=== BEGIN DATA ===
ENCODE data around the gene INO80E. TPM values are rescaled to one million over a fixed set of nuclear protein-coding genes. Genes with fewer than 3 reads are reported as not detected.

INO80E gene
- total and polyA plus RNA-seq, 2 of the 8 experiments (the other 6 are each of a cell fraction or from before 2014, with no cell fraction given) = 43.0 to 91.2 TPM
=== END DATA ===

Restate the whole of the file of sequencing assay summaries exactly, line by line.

ENCODE data around the gene INO80E. TPM values are rescaled to one million over a fixed set of nuclear protein-coding genes. Genes with fewer than 3 reads are reported as not detected.

INO80E gene
- total and polyA plus RNA-seq, 2 of the 8 experiments (the other 6 are each of a cell fraction or from before 2014, with no cell fraction given) = 43.0 to 91.2 TPM